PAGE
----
Prepare for future success

The nature of most realtor income is commission-based, and fewer transactions can mean smaller paychecks. Finding real estate and a willing owner naturally takes more work, with fewer willing sellers. In August, 590,549 newly listed homes came on the market nationwide, according to Redfin, down 19.1% from August 2021.

While any contraction can seem scary, Umansky says it’s an opportunity for agents to prove their knowledge of the market and become a trusted real estate expert. “Be extremely competent and be creative. Right now you actually have the opportunity to be creative and become a real estate finder again,” he says.

Of course, that doesn’t mean agents won’t have to tighten their belts to get through the toughest times. Walker explains that he’s emphasizing to people at the Agency that this requires a change of perspective from the past two years: “Your business might be down 20%, but if the market is down 40 %, you win, you win market share.”

Share the effort

However, the key to gaining market share that will last until the next real estate boom is communicating with customers, even when the news isn’t good.

“The other advice I give to agents is don’t be scared – when things slow down and they don’t get visits to their properties, they tend not to call their sellers, they tend to disappear , they tend to avoid the call. It’s, again, a time to stand out and become a real service-oriented person,” says Umansky. “Call the customer. Say, ‘Look, here’s all the publicity we’ve done, here’s what we’ve done, here’s where the house is, here’s what it looks like on the shelf compared to its competitors.” Have real conversations and enjoy it, because the person who reaches out and talks to their customer will keep the ad and eventually sell the ad.The person who does nothing will lose the listing.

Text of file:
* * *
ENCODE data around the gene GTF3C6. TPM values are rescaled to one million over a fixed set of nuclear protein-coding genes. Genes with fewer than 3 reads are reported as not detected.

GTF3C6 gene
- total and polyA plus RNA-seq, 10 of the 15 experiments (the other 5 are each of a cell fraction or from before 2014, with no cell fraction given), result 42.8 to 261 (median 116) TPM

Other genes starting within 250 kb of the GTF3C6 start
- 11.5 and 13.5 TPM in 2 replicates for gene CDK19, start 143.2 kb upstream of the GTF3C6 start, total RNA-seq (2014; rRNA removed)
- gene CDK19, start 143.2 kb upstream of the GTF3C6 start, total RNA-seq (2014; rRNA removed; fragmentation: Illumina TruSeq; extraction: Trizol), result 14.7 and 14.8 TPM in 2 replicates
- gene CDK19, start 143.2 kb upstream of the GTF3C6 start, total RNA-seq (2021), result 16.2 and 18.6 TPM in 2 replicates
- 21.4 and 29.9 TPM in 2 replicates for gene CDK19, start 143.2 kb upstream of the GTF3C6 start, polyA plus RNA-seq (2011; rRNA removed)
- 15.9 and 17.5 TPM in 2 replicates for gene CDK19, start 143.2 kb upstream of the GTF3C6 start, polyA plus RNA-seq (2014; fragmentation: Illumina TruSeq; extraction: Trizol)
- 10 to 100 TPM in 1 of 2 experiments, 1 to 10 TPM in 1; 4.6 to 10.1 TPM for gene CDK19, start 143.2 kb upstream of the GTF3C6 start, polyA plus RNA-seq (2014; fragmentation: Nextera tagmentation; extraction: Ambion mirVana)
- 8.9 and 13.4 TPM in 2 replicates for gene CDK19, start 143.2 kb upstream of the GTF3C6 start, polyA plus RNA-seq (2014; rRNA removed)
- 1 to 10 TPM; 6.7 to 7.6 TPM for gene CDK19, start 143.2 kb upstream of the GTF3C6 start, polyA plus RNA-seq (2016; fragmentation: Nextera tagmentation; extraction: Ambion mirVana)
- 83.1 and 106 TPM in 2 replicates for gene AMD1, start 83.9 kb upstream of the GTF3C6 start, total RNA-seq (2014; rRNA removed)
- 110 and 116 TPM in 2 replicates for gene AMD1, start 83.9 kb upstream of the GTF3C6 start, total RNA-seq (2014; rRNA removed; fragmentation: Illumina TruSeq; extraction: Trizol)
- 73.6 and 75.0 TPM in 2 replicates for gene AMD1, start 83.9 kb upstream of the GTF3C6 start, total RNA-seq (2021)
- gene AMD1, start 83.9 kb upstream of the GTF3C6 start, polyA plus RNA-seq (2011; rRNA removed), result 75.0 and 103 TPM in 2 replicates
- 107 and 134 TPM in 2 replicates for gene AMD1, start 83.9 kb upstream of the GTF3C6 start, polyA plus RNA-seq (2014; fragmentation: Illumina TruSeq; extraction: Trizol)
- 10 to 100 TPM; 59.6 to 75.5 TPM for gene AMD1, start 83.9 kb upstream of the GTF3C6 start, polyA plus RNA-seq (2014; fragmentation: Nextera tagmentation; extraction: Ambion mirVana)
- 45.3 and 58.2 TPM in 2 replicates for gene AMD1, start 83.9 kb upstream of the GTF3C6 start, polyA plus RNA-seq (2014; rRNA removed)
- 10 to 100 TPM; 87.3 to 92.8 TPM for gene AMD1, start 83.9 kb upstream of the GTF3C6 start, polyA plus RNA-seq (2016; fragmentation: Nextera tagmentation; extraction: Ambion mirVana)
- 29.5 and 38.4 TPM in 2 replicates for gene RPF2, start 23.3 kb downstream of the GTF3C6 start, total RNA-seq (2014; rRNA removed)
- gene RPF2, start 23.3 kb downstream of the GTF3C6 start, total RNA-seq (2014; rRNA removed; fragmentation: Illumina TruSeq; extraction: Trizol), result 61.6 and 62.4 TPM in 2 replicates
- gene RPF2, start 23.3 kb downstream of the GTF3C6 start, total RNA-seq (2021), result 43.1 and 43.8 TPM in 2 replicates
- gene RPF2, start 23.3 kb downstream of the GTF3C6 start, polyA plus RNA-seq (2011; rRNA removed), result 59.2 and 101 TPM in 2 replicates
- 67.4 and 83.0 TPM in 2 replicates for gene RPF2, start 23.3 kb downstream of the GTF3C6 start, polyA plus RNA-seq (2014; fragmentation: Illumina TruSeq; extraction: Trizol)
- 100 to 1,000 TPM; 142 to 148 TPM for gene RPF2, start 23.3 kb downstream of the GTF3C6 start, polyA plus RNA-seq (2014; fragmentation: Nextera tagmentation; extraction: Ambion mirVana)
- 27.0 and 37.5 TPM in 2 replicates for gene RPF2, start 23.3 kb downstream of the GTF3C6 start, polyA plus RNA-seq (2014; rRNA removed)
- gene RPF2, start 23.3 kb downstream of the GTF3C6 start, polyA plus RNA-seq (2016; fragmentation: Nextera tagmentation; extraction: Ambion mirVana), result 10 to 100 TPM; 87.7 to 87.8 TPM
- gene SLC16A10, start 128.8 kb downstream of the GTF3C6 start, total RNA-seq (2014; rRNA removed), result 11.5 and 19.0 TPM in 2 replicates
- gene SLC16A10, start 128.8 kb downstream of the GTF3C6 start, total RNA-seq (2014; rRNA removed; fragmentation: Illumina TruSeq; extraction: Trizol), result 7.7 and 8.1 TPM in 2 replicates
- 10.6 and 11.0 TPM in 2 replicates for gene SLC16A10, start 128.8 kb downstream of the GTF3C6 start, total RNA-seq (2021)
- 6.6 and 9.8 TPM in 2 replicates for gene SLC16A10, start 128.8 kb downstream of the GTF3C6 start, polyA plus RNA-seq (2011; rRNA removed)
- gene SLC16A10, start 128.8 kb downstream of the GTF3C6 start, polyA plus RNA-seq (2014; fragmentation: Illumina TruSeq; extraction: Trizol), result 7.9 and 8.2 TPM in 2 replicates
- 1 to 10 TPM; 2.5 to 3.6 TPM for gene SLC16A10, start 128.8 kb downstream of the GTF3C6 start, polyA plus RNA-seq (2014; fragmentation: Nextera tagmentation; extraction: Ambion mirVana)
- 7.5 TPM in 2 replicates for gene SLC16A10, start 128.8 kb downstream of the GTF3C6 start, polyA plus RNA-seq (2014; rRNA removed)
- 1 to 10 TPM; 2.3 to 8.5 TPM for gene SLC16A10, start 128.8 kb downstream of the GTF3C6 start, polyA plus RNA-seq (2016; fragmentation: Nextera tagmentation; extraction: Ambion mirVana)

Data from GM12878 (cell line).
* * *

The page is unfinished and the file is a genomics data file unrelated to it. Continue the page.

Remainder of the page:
Walker points out that agents and sellers should talk about housing market news to help allay fears when possible, but also set realistic expectations about time on market, true market value and research. of new accommodation.

“Now is the time to have meaningful conversations with your clients or potential clients. Because locally, at certain price points, the challenges facing the real estate market are very different,” says Walker.

Rookies will naturally have it the hardest

Getting started in any career field when things are slowing down isn’t exciting for anyone, but that doesn’t mean it’s impossible to start in real estate now. “It’s the mentality of, ‘I’m going to work twice as hard even if the market is tough,'” Walker says.

Where rookies can benefit the most is by connecting with other seasoned agents. Real estate teams are increasingly popular, made up of experienced agents and new to the field, working together to provide full service to clients, while offering new agents coaching and access they might not see. be not otherwise. “Right now the team world is very important,” Umansky says.

The juxtaposition between seasoned and newbie agents will be something to capture on “Buying Beverly Hills,” Umansky says. Among the agents tracked by the show are two of the daughters Umansky shares with his wife, “Real Housewives of Beverly Hills” star Kyle Richards – Farrah Brittany and Alexia Umansky.

“You’re going to see a variety of agents, from experienced agents to rookie agents, and see how some of the recruits survive or don’t survive,” Umansky said of the show.